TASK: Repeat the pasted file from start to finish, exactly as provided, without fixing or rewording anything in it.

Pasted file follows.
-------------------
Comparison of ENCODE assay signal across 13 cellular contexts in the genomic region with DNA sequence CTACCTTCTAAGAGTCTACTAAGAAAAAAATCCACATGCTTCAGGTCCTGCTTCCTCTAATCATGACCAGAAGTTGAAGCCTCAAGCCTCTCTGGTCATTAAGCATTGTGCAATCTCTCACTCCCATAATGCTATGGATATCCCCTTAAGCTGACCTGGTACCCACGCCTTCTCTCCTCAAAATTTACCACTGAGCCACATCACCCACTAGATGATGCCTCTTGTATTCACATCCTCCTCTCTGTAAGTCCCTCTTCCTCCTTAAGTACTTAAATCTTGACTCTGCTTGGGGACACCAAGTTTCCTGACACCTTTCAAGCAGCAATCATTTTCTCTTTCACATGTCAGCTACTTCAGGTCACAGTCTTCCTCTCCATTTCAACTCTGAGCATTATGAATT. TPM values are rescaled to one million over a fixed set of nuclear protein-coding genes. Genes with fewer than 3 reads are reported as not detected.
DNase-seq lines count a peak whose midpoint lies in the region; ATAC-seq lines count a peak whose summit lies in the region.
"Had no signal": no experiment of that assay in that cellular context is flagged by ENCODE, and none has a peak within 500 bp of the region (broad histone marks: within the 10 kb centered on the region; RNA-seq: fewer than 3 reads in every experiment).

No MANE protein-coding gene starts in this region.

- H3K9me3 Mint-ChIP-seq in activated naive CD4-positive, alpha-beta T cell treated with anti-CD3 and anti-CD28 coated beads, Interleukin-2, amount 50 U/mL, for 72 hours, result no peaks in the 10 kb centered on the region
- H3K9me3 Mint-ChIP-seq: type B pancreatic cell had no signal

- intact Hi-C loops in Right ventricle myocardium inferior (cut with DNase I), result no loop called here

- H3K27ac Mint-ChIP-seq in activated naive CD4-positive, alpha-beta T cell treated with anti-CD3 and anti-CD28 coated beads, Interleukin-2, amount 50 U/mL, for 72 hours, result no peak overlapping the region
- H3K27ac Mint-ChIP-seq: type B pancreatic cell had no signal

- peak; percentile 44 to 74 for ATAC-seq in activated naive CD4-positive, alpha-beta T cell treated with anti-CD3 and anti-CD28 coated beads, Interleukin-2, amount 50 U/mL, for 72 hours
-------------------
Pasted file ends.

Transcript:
Comparison of ENCODE assay signal across 13 cellular contexts in the genomic region with DNA sequence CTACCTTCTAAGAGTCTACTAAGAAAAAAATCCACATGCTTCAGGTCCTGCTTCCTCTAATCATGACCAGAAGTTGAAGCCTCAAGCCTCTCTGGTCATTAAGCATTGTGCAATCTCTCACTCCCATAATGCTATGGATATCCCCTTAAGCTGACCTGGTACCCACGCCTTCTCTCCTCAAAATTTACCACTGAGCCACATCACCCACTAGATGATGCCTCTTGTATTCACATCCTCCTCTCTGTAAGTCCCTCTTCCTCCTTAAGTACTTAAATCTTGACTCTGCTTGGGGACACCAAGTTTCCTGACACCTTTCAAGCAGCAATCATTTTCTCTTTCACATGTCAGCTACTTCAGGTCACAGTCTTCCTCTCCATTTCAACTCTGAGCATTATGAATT. TPM values are rescaled to one million over a fixed set of nuclear protein-coding genes. Genes with fewer than 3 reads are reported as not detected.
DNase-seq lines count a peak whose midpoint lies in the region; ATAC-seq lines count a peak whose summit lies in the region.
"Had no signal": no experiment of that assay in that cellular context is flagged by ENCODE, and none has a peak within 500 bp of the region (broad histone marks: within the 10 kb centered on the region; RNA-seq: fewer than 3 reads in every experiment).

No MANE protein-coding gene starts in this region.

- H3K9me3 Mint-ChIP-seq in activated naive CD4-positive, alpha-beta T cell treated with anti-CD3 and anti-CD28 coated beads, Interleukin-2, amount 50 U/mL, for 72 hours, result no peaks in the 10 kb centered on the region
- H3K9me3 Mint-ChIP-seq: type B pancreatic cell had no signal

- intact Hi-C loops in Right ventricle myocardium inferior (cut with DNase I), result no loop called here

- H3K27ac Mint-ChIP-seq in activated naive CD4-positive, alpha-beta T cell treated with anti-CD3 and anti-CD28 coated beads, Interleukin-2, amount 50 U/mL, for 72 hours, result no peak overlapping the region
- H3K27ac Mint-ChIP-seq: type B pancreatic cell had no signal

- peak; percentile 44 to 74 for ATAC-seq in activated naive CD4-positive, alpha-beta T cell treated with anti-CD3 and anti-CD28 coated beads, Interleukin-2, amount 50 U/mL, for 72 hours